Lots of new stories floating about right now in regards to a group that wants to lower the drinking age in the US, and, of course, about those who think it's a horrible idea to do so. Here is one of the many, many articles, this one from the Washington Post:
Bid to Reconsider Drinking Age
Taps Unlikely Supporters
The entire concept of not being able to drink legally prior to the age of 21 is very strange to the majority of Europeans. It makes me wonder what some of the students from Europe and elsewhere, who attend colleges and universities in the US, think about it all.
To me, it all comes down the forbidden fruit concept. The moment something is forbidden it suddenly becomes more desired. Speaking from experience, the moment I arrived on my college campus, the idea of going out to a big party and drinking and NOT getting in trouble for it was the most exciting thing ever. I remember that first weekend on campus - we drank, we stayed up all night, and we generally felt like - "cool, this is what it feels like to be an adult". A rather naive point of view, of course, but when you spend the first 17-18 years of your life under the rules of others, you must test your limits as soon as you are able. Trust me, I was always more fearful of my parents than I was of 'the law'!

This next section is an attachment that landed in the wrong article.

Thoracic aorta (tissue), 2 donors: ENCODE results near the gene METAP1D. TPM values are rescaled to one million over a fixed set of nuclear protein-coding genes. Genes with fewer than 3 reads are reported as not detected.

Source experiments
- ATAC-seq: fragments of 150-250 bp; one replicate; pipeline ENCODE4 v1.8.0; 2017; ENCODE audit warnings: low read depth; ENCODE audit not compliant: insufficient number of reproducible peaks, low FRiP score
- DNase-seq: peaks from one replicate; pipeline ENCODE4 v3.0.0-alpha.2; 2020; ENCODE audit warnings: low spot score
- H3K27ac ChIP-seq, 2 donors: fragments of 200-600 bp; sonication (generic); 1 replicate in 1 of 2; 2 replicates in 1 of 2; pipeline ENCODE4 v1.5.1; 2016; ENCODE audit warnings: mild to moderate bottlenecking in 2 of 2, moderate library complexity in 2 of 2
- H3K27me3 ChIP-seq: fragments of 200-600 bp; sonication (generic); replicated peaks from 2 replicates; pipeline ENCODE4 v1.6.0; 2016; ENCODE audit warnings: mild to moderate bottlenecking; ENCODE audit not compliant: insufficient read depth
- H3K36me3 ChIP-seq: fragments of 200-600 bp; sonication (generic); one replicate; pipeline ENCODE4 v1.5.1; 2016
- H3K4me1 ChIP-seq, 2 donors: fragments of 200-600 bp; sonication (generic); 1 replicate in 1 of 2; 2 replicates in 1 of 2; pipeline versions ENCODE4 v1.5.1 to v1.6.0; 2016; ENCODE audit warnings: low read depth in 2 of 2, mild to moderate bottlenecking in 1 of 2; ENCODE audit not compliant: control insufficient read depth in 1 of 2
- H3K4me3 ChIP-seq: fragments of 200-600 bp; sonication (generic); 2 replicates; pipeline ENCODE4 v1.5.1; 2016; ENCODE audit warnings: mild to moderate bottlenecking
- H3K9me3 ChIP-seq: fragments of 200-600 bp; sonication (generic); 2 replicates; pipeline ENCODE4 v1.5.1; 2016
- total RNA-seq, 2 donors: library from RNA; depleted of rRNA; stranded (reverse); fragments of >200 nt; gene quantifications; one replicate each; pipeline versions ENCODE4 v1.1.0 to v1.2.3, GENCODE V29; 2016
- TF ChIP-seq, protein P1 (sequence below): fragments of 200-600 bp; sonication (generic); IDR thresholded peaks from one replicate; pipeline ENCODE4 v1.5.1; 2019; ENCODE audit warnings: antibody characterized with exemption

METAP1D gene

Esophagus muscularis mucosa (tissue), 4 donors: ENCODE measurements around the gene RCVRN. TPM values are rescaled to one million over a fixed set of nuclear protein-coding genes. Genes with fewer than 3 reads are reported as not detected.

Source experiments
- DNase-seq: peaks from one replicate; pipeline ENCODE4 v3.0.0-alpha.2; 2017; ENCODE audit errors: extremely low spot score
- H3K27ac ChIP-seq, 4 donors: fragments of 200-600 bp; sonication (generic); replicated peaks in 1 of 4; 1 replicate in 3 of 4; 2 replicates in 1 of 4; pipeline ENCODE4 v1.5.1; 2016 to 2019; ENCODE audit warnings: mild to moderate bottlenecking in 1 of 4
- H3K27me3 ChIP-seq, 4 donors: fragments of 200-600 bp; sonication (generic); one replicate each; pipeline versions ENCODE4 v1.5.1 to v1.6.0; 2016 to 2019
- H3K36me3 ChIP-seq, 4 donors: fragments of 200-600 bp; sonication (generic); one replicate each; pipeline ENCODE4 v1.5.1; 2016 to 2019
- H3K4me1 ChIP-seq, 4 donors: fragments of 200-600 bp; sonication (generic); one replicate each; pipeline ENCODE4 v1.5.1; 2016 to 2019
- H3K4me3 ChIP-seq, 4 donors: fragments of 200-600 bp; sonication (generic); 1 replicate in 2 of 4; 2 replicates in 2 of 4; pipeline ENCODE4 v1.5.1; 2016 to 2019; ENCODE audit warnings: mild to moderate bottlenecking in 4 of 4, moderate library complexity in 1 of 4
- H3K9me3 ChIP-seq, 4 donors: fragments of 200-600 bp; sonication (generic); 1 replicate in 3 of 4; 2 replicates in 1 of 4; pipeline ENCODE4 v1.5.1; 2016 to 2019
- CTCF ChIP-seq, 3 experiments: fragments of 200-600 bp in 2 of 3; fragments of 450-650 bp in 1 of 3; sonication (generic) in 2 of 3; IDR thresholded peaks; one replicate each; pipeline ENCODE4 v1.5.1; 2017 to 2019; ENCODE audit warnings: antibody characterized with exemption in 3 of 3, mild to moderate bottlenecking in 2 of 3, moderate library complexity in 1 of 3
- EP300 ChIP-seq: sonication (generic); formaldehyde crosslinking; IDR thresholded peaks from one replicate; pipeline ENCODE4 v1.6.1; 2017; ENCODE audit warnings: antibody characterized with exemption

My personal opinion on this debate is, that while it may be a step in the right direction, I don't think lowering the drinking age to 18 solves everything. I grew up under the '21' rule. However, by the time I was actually 21, and could drink legally, I was over it. Drinking had lost it's appeal. It's not that I stopped drinking alcohol, it's just that it wasn't quite so exciting. Been there, done that. Perhaps if the drinking age had been 18 at the time, I would've bought a six-pack and decided it wasn't such a thrill - but it's hard to know what I 'would have' done looking back on it now.
I do believe that the European culture does raise more responsible attitudes towards alcohol. That period of testing your limits, which I think is an inevitable part of growing up, regardless of the drinking age, seems to happen a bit earlier here. Is earlier better? That I can't say, but I can say that I would rather have teenagers testing their limits under their parents supervision, than on college campuses where they are on their own for the first time in their lives. That first weekend for me, I was out running around in the streets at 4 AM and no one was wondering where I was. Had I been 16 and drunk, and still living at home, my parents would've found me long before 4 AM. A safer scenario, in my mind.
I doubt the college presidents in favor of lowering the drinking age will get their way. The puritan ideals of the US, and the influence of those who react based on emotion, rather than logic, will insure that the drinking age remains at 21. It is refreshing, however, to see that there actually are some willing to stand up and put the idea out there.
The blue beyond
14 hours ago